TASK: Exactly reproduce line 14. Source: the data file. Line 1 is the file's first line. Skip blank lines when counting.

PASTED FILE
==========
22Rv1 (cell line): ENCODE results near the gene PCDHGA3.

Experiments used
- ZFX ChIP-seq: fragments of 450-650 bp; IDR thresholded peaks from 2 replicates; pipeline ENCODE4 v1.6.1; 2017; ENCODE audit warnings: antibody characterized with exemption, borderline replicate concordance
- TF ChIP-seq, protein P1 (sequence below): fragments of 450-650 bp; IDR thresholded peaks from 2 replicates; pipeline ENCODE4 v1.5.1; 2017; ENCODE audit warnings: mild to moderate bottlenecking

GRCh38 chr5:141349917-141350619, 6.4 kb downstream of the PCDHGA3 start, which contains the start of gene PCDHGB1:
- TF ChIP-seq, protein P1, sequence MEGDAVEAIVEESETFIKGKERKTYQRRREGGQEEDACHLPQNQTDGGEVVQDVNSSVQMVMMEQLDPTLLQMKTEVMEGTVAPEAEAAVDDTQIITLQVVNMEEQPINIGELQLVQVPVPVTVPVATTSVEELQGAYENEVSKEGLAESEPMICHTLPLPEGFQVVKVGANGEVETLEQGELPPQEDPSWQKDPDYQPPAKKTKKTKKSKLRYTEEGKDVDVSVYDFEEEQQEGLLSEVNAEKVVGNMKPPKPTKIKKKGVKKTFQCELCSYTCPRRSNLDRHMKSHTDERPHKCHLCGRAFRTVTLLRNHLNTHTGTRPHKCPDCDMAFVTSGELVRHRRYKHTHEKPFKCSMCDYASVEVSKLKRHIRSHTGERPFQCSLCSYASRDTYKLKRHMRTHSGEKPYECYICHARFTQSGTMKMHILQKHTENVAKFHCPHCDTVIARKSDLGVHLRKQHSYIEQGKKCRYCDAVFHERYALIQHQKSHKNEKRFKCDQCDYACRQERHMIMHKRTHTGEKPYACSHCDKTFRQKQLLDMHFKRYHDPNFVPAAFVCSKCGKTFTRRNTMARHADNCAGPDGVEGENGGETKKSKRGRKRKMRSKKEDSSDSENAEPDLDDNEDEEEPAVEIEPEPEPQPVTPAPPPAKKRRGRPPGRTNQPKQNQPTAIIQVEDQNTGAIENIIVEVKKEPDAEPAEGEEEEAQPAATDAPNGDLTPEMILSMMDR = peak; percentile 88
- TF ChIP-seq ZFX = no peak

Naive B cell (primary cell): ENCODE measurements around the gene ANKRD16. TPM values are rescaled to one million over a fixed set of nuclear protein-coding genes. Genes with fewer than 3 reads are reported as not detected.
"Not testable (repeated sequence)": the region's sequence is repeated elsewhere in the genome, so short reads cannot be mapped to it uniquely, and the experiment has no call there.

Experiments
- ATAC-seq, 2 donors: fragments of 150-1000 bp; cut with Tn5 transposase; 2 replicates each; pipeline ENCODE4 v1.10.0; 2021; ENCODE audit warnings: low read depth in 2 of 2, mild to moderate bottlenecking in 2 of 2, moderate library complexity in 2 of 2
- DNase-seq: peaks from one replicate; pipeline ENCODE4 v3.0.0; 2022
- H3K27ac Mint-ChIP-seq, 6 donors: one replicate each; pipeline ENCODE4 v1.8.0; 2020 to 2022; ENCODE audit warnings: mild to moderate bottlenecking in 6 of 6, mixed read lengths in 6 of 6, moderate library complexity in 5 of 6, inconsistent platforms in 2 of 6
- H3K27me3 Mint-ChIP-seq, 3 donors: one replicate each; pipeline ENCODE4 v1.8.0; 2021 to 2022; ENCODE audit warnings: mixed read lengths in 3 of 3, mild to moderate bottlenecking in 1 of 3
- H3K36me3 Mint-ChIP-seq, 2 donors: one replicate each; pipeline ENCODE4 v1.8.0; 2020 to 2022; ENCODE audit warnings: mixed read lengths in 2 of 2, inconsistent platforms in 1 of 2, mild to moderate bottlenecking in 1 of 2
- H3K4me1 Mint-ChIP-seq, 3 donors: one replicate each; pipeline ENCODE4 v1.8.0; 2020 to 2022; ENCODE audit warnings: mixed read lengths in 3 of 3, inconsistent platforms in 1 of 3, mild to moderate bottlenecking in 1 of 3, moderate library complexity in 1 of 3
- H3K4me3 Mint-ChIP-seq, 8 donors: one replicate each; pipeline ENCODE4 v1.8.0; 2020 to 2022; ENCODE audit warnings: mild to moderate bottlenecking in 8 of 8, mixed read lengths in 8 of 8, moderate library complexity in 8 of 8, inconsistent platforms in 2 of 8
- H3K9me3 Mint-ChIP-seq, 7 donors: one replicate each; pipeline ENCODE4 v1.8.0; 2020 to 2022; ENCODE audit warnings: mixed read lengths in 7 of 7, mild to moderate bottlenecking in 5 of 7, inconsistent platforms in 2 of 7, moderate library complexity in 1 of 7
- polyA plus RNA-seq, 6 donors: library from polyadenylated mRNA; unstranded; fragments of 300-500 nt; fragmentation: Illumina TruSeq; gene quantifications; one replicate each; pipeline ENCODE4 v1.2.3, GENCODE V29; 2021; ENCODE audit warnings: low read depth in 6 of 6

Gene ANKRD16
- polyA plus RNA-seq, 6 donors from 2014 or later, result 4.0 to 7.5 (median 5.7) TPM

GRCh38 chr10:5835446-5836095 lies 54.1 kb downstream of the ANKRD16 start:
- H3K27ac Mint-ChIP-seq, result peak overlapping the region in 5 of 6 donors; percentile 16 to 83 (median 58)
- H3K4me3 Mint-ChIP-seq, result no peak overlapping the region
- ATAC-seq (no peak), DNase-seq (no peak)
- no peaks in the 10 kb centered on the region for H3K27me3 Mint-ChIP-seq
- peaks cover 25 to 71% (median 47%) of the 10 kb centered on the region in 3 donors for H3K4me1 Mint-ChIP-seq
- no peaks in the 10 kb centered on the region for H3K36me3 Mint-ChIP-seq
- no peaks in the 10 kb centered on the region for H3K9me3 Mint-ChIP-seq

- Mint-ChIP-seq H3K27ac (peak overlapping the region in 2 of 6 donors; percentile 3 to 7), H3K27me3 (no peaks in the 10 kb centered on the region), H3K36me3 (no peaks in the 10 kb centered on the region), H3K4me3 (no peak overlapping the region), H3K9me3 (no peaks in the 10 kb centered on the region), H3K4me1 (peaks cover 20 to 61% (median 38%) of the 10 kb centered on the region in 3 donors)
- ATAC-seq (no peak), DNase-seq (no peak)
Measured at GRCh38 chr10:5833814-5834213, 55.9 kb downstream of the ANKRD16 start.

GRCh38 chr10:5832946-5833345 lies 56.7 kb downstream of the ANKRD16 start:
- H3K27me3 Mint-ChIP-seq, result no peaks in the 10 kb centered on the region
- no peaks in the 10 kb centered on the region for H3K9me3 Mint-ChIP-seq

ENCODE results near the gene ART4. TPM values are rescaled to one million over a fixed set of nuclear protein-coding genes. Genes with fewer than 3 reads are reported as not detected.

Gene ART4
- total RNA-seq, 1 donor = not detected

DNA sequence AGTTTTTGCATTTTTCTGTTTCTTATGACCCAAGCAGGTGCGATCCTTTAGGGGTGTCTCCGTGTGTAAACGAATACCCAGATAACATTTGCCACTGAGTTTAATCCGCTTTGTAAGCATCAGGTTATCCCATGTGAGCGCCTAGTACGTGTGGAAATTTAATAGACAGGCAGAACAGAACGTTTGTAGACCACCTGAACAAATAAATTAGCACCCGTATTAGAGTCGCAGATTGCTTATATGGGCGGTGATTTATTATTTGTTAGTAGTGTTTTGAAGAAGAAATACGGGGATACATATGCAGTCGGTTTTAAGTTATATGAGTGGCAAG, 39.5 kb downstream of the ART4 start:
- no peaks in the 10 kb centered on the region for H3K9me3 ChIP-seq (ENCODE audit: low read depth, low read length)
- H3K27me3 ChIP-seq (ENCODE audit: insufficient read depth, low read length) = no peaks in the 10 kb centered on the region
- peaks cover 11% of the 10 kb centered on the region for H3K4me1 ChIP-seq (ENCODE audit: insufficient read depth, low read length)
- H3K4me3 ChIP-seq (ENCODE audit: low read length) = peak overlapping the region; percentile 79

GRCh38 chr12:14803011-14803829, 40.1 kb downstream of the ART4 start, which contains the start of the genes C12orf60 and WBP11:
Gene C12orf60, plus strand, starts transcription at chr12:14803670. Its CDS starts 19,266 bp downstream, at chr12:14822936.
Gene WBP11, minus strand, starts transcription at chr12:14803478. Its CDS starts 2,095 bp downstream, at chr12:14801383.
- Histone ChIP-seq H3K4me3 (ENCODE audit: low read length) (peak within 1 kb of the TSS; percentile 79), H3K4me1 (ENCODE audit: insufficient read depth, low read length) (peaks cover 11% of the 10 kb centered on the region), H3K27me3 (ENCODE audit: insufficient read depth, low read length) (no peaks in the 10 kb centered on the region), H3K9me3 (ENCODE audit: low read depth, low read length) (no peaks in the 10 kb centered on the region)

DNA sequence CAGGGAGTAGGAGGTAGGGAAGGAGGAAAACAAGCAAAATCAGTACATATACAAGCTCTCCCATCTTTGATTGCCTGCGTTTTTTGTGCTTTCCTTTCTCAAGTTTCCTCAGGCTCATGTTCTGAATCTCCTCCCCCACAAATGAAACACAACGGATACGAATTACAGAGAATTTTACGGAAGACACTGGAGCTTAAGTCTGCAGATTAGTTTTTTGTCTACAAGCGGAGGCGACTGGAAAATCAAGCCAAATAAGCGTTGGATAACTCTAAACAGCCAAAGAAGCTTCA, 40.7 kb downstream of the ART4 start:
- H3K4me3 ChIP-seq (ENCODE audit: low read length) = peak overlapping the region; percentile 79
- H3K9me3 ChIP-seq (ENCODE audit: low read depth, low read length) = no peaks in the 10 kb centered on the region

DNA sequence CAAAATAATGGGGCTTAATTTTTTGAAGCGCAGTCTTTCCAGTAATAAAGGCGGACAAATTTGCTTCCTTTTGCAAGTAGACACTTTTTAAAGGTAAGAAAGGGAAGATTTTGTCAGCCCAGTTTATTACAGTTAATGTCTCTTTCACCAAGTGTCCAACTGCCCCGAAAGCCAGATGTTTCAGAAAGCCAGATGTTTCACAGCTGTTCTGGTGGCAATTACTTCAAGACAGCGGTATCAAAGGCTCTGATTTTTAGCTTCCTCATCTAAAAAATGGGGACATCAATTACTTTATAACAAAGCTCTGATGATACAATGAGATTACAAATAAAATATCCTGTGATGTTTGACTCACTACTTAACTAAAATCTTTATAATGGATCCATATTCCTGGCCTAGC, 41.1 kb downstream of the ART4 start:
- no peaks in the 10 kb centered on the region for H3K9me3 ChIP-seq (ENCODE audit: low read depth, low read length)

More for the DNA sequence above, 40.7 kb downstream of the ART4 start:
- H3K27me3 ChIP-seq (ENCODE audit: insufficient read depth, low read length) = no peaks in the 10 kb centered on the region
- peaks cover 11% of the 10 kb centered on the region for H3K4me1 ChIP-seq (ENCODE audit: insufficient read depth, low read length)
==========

- H3K27me3 Mint-ChIP-seq, 3 donors: one replicate each; pipeline ENCODE4 v1.8.0; 2021 to 2022; ENCODE audit warnings: mixed read lengths in 3 of 3, mild to moderate bottlenecking in 1 of 3